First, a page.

Like a Mosquito
- BuyDirty Wars: The World Is a Battlefield by Jeremy Scahill
Serpent’s Tail, 642 pp, £15.99, May, ISBN 978 1 84668 850 8
The Predator drone began its career as a spy. Its first mission was to fly over the Balkans during the late 1990s and feed live video back to the US. In 2001, it was kitted out with Hellfire missiles and promoted to assassin. The CIA reportedly had qualms about operating unmanned killing machines, but these were swept away by the attacks of 11 September. In October 2001, the Washington Post reported that George W. Bush had signed a ‘presidential finding’ that effectively lifted a 25-year ban on assassinations. Although Bill Clinton had previously claimed the authority to mount covert attacks on al-Qaida, Bush’s finding greatly expanded the pool of potential targets and expressly permitted the drawing up of kill lists. ‘Targeted killing’, the new programme, was like ‘clipping toenails’, one official told the Post, because al-Qaida could always generate new leaders. ‘It won’t solve the whole problem, but it’s part of the solution.’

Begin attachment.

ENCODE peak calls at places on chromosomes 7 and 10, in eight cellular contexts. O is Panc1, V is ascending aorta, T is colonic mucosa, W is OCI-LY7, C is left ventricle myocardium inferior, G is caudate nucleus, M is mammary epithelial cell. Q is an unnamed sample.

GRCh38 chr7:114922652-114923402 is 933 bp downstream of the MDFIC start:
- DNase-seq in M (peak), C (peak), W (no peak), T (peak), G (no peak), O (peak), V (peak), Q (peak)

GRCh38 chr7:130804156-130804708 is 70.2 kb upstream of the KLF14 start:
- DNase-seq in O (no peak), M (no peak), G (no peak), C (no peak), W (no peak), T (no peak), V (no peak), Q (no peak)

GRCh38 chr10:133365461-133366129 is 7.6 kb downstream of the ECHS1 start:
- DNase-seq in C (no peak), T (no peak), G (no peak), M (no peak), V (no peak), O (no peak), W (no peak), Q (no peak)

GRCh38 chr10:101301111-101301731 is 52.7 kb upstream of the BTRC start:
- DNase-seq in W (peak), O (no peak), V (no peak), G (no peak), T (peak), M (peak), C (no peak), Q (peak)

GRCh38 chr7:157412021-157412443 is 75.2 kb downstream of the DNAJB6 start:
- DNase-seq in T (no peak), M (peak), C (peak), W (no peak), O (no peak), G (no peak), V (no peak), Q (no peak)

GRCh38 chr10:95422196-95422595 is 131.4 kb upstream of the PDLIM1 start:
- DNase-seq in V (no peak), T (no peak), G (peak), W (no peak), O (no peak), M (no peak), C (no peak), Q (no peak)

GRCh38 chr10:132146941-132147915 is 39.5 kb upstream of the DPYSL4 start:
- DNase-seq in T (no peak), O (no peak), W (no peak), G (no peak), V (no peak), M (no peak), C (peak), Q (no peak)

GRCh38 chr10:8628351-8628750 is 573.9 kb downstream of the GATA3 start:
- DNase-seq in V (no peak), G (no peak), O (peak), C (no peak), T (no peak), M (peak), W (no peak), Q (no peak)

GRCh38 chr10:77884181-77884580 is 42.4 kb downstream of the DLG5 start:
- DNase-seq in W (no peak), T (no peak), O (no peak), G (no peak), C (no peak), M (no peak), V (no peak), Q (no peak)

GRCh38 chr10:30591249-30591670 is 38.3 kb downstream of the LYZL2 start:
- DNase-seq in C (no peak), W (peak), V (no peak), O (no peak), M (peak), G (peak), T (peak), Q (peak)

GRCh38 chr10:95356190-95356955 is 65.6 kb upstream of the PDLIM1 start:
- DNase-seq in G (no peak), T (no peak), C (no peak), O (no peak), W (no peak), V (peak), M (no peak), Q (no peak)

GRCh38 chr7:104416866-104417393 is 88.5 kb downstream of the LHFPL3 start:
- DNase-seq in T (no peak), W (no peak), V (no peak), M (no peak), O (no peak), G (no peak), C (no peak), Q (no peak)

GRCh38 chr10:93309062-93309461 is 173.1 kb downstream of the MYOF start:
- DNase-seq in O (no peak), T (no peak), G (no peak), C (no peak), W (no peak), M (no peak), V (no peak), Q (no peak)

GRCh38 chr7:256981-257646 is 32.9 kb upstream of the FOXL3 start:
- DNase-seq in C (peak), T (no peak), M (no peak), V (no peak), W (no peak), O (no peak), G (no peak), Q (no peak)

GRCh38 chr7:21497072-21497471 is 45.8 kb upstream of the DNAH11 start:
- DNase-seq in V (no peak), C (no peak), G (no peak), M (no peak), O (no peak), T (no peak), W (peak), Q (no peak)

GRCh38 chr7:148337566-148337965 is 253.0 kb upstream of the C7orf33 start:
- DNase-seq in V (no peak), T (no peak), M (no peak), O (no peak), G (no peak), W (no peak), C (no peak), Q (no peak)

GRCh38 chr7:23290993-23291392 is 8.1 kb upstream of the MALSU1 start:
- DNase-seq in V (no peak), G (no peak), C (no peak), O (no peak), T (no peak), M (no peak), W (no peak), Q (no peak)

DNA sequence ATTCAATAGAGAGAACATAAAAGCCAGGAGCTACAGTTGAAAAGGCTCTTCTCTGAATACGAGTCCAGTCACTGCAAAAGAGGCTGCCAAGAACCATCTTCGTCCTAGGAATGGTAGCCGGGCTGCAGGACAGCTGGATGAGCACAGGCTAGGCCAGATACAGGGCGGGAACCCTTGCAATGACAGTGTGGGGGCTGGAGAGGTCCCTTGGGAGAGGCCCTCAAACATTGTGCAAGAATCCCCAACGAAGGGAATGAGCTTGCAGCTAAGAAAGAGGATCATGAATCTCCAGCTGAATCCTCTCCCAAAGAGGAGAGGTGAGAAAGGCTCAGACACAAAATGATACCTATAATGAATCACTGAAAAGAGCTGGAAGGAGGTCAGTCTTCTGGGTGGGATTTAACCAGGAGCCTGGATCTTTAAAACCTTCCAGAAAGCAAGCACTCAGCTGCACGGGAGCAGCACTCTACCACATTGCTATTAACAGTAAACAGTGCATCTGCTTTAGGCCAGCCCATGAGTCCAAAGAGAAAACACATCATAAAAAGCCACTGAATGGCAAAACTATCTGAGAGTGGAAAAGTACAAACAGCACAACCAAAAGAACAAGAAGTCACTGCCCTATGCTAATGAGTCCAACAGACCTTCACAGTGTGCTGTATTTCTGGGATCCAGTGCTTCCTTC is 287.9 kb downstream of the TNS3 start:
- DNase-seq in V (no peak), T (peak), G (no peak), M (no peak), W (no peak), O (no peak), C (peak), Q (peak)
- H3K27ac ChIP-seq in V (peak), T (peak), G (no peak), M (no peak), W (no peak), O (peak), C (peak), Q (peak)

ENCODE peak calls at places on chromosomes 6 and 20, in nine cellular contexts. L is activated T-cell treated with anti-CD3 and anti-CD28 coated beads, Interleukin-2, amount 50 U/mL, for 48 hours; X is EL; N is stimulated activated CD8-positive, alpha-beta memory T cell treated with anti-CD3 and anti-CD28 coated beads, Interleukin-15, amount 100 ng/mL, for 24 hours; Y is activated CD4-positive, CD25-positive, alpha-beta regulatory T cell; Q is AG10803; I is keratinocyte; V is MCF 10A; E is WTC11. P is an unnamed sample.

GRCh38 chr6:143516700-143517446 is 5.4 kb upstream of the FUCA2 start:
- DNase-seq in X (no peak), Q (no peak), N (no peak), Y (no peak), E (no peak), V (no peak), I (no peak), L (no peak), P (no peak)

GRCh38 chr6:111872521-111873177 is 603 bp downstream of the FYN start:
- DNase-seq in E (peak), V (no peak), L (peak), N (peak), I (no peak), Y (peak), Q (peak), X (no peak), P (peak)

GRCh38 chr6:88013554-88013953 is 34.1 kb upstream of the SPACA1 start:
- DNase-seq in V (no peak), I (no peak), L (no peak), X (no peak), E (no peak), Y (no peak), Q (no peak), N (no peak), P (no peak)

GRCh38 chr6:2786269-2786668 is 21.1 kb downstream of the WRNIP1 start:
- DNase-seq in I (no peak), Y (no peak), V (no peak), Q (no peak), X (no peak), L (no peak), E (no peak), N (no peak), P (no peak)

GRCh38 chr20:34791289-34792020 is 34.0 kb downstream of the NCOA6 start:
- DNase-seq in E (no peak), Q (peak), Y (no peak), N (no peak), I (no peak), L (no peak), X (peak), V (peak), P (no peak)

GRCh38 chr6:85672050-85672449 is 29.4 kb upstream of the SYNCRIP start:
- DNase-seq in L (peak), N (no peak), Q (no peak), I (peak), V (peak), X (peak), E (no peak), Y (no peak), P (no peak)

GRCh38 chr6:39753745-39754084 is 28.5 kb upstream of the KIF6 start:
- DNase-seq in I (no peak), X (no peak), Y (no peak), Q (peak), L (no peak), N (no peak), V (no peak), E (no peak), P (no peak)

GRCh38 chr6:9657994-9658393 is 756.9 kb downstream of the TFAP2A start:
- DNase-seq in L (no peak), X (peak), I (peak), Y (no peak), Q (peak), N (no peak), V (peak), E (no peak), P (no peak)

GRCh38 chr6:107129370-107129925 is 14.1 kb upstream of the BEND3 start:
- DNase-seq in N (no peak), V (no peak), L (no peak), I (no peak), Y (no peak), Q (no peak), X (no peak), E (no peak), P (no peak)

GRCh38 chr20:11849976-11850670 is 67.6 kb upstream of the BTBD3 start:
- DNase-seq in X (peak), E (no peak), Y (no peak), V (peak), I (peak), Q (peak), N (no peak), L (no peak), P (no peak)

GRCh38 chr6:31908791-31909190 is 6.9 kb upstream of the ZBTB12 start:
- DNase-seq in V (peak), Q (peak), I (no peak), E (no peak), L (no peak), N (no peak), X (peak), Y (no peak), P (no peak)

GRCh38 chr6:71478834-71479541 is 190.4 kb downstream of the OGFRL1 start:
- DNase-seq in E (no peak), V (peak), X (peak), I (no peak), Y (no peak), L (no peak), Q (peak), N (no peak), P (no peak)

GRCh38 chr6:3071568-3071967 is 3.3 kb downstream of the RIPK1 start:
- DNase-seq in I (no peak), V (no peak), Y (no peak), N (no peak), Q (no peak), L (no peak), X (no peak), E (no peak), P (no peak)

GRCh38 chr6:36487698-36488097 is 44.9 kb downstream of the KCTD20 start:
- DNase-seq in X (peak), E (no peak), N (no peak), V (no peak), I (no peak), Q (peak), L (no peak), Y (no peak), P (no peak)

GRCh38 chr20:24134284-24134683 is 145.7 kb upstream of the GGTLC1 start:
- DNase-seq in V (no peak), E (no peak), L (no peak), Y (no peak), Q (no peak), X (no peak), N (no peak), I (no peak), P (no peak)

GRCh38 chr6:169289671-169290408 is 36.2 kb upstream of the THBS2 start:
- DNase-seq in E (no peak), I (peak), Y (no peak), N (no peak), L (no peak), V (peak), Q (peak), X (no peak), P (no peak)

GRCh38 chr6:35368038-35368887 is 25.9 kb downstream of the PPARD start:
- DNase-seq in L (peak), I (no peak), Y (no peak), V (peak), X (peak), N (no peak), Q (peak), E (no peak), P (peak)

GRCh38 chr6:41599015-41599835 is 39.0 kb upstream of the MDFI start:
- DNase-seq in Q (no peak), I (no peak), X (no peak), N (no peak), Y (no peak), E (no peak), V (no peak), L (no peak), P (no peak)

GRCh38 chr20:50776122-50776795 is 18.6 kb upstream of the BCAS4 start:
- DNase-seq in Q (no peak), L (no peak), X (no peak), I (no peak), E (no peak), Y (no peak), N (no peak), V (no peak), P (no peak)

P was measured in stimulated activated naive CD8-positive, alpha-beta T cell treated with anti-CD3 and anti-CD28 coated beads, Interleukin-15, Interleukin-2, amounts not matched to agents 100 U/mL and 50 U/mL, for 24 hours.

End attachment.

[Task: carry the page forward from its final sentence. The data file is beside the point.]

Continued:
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[*] Kill or Capture: The War on Terror and the Soul of the Obama Presidency by David Klaidman (Mariner, 288 pp., £10, April, 978 0 544 00216 6).
[†] Heller traces one signature back to the Vietnam War with this passage from Colin Powell’s memoir, My American Journey: ‘I recall a phrase we used in the field, MAM, for military-age male. If a helo [helicopter] spotted a peasant in black pyjamas who looked remotely suspicious, a possible MAM, the pilot would circle and fire in front of him. If he moved, his movement was judged evidence of hostile intent, and the next burst was not in front but at him. Brutal? Maybe so.’